Injuries plague athletic baby boomers

From master runners to members of over-50 basketball leagues, baby boomers are proving that age is no reason to drop a favorite sport.

Clarence Shields, M.D., a past president of the American Orthopaedic Society for Sports Medicine, routinely treats boomers and older athletes.

"People are living longer, they are trying to be active longer, and the level of intensity they want to compete at is very high," he says. But as we age, our bodies change. Knee joints have less cartilage; bones become more brittle and connective tissues less pliable.

"Just like the tires on your car begin to wear down from driving, the same is true of the lining of your joints," Dr. Shields says. "After 50 years of wear, you just don't have the shock-absorbing capabilities in your knee, let's say, as you did when you were in your 20s."

Most injuries are avoidable, fitness experts say. But you must listen to the changes that occur in your body as you age. You must warm up carefully, start an activity more slowly and leave more recovery time afterward.

You should also make sure to:

  • Invest in the right equipment: Good shoes are particularly important. Buy shoes designed for your activity; look for running shoes if you jog, for instance. They should fit well, cupping your heel without slippage and supporting your arch.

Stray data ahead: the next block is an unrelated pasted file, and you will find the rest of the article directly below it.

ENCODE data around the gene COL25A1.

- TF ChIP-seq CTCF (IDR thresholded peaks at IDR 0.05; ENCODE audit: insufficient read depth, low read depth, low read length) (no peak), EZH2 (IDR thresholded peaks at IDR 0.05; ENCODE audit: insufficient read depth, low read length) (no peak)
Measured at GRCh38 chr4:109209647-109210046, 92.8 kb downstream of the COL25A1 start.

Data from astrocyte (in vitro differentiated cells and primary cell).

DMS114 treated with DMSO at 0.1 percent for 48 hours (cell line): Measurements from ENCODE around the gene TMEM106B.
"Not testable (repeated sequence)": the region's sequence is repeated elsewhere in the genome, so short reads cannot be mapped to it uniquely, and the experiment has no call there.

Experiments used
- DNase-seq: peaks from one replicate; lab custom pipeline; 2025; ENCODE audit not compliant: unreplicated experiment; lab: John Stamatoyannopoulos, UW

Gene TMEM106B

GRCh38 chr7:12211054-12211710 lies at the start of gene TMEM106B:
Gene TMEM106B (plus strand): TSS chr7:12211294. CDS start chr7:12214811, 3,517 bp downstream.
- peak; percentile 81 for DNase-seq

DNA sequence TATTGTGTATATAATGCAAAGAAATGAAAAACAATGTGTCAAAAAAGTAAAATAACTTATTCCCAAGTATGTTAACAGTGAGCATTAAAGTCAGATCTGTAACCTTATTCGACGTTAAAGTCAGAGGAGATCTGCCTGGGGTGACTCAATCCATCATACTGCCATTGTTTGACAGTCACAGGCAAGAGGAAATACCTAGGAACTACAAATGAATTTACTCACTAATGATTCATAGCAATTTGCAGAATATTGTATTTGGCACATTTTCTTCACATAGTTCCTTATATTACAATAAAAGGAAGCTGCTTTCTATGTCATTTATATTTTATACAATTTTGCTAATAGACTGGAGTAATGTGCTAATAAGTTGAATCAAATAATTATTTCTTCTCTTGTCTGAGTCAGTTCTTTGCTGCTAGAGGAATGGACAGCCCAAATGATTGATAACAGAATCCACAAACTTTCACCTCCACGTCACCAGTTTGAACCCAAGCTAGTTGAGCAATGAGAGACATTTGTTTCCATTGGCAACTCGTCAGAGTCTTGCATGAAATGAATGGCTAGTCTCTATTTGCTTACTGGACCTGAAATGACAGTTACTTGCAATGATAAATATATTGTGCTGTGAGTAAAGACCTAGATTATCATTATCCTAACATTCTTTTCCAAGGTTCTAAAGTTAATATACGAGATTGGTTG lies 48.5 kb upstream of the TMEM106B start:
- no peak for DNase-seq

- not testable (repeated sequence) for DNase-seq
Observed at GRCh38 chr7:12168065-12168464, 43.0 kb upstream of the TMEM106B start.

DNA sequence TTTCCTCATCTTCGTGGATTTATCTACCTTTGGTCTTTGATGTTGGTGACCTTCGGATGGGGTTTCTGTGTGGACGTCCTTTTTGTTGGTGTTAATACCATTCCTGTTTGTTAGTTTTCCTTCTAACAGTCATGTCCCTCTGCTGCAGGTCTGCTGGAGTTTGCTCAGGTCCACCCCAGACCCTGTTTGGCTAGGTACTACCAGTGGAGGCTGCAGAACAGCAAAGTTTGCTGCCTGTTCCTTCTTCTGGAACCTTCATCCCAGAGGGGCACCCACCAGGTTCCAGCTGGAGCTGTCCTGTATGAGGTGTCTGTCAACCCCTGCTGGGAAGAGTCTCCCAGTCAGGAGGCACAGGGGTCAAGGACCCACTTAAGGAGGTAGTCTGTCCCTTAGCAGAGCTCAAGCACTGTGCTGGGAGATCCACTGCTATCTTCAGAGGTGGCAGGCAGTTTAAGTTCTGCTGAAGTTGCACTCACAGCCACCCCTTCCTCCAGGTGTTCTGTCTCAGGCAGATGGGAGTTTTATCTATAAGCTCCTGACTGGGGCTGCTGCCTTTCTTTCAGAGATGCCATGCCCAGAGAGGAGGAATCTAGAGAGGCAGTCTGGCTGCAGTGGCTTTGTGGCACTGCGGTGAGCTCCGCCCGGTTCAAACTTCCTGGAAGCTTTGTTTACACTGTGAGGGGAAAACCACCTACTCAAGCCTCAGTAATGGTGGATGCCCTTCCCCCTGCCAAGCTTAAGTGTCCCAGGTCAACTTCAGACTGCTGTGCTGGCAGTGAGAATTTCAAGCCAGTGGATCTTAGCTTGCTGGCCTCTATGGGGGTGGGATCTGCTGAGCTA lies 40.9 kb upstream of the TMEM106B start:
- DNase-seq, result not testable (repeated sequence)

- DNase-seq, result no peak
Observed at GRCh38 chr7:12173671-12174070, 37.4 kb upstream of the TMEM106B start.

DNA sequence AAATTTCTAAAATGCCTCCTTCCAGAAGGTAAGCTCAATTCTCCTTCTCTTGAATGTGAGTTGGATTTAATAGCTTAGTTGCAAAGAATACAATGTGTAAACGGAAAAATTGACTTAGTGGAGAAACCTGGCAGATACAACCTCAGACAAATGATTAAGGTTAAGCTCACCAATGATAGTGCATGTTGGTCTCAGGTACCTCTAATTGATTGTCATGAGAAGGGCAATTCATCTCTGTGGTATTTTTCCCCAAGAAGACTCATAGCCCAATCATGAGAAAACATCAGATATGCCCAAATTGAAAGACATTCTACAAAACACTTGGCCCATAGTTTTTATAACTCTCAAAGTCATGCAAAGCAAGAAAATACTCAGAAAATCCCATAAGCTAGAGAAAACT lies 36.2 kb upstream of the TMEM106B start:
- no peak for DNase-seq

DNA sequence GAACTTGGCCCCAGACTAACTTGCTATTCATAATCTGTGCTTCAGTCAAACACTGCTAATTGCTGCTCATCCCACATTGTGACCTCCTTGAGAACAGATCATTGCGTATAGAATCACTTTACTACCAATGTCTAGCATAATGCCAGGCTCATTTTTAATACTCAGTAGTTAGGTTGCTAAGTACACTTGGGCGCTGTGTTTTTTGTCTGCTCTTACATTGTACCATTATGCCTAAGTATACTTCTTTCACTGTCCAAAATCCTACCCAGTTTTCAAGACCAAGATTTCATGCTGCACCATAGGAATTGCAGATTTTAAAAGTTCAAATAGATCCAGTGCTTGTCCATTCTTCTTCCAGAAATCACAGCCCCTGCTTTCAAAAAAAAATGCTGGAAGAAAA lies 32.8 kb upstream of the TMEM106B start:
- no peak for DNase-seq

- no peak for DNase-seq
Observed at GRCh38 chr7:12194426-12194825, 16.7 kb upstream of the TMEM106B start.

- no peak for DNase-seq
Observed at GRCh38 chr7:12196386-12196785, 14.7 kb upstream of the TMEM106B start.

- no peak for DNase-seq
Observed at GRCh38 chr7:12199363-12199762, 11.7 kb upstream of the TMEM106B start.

• Follow a proper diet: It will help you maintain a healthy weight that puts less strain on your body, and you'll get the nutrients you need. For example, adults require 1,000 to 1,500 mg of calcium a day to keep bones strong.
  • Cross-train: That helps you avoid overuse injuries and keeps your overall fitness level high.
  • Pay attention to pain: The "no pain, no gain" mantra never made sense, and it's especially bad advice as you age. Pain is "your body's alarm system," Dr. Shields says.
  • Add activities with caution: Increase the intensity and volume of activity gradually.
  • Get a checkup: If you have been sedentary or relatively inactive, get a checkup to insure that you are in good health before starting your exercise program.

You can take specific steps to avoid common sports-related injuries. Incorporating certain exercises into your fitness routine can reduce your risk for the most common sports injuries, Dr. Shields says. "The good news is that most of this stuff is preventable," he adds.

Babying boomer bodies

These are the parts of your anatomy most commonly affected in sports, the sports that threaten them, and ways you can help prevent damage.

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